The rare Bonobo chimpanzees, which are only to be found in Congo, have the misfortune to live on the front line between the forces of Congolese President Laurent Kabila and rebel leader Jean- Pierre Bemba in Equateur province.
The result has been their mass killing for bush meat, most of which appears to travel down the Congo river with Kabila's soldiers to Kinshasa.
Although conservation groups are trying to mobilize action on the issue, the preservation of Congo's gorillas and other endangered species never came up during the Lusaka peace process, or during the week in January devoted to the Congolese civil war at the United Nations headquarters in New York. More gorillas and other endangered species seem sure to die at the hands of poachers - further casualties of Congo's brutal and seemingly never-ending civil war.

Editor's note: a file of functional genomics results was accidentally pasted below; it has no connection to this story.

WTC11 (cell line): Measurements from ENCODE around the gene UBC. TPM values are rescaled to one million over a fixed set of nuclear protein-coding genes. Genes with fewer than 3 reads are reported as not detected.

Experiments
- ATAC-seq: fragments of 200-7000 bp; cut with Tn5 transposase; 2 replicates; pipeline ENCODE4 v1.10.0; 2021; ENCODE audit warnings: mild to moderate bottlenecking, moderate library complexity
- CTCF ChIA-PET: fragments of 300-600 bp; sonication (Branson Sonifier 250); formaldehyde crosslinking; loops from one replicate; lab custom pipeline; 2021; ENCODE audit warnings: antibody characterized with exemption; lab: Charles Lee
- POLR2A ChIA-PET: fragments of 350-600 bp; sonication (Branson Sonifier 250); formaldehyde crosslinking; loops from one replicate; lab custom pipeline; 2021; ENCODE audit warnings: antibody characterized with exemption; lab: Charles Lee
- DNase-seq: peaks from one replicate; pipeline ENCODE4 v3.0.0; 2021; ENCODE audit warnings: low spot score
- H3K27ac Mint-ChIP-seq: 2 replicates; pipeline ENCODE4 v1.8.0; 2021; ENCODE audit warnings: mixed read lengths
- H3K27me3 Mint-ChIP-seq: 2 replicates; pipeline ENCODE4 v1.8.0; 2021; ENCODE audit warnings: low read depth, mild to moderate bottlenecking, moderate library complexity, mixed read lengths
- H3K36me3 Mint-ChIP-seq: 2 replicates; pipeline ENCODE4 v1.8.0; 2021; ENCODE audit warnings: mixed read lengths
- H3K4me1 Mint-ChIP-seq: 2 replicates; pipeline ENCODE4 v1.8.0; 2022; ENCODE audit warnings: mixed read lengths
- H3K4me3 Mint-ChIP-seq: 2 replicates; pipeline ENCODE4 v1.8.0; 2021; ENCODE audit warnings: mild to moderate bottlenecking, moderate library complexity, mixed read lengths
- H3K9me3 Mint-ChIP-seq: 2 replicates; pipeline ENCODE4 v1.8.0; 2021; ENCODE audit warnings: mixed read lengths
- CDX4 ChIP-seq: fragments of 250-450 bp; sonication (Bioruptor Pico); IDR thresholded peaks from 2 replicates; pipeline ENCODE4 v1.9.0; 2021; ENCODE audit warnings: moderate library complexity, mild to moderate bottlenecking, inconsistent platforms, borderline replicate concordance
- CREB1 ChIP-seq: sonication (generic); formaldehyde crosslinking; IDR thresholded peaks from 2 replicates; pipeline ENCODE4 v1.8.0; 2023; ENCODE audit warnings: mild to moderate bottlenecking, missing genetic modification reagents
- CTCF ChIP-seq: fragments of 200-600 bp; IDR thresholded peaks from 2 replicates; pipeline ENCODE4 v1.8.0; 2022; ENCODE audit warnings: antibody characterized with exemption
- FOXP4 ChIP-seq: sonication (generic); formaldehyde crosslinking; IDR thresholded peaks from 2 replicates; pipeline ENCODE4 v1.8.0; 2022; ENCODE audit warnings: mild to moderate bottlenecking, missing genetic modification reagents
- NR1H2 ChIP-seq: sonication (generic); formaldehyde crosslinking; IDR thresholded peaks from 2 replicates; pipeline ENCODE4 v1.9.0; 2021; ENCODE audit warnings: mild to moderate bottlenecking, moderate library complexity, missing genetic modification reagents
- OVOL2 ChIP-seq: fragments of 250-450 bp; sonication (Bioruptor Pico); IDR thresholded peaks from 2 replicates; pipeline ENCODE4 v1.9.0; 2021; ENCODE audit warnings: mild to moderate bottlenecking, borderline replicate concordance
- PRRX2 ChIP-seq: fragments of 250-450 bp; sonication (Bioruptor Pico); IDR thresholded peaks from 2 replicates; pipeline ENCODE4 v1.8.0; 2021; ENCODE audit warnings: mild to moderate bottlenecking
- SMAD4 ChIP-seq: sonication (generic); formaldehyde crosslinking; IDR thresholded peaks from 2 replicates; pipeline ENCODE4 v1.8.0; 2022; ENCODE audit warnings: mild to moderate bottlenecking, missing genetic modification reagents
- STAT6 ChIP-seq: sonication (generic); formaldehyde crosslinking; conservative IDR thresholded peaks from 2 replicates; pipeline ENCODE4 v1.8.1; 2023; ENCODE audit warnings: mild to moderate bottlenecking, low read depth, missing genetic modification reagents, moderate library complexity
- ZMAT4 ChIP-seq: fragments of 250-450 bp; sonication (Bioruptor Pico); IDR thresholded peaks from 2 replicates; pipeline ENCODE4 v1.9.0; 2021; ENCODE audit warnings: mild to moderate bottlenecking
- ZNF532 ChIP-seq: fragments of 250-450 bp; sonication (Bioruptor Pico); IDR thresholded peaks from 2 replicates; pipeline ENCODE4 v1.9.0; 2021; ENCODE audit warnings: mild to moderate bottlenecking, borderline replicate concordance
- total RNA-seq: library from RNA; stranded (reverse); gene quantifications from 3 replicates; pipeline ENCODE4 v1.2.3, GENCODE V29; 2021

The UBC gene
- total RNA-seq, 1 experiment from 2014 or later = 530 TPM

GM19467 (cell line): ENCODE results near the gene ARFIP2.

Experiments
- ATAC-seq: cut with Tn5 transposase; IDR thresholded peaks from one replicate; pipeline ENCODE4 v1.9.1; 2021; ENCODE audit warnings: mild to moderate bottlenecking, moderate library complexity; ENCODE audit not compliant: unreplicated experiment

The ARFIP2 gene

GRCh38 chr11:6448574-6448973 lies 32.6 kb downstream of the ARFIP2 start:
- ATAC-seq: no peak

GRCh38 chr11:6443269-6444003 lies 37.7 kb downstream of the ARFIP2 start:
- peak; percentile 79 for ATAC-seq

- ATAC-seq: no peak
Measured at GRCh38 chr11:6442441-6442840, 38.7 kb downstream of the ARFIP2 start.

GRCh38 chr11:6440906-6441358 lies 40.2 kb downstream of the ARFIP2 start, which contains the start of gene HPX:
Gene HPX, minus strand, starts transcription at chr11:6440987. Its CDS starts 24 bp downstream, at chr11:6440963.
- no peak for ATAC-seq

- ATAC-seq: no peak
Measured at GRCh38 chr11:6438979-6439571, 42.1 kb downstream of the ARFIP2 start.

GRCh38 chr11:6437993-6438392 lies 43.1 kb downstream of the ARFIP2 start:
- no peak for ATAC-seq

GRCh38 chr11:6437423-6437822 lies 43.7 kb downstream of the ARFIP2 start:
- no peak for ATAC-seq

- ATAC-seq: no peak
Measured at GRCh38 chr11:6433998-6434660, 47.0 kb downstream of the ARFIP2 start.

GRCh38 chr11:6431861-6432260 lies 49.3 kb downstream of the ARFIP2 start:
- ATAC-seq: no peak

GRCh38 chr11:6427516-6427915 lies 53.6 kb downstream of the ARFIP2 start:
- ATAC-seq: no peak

Even in so called "protected area" of Africa poaching is rampant.
The future and fate of these great creatures is in the balance.
The obliteration and annihilation looks inevitable without immediate intervention.
To learn more about Bonobos, Chimpanzees, Orangutans and Gorillas visit and join the following organizations by clicking on their logo.
Gorilla photographs by Karl Ammann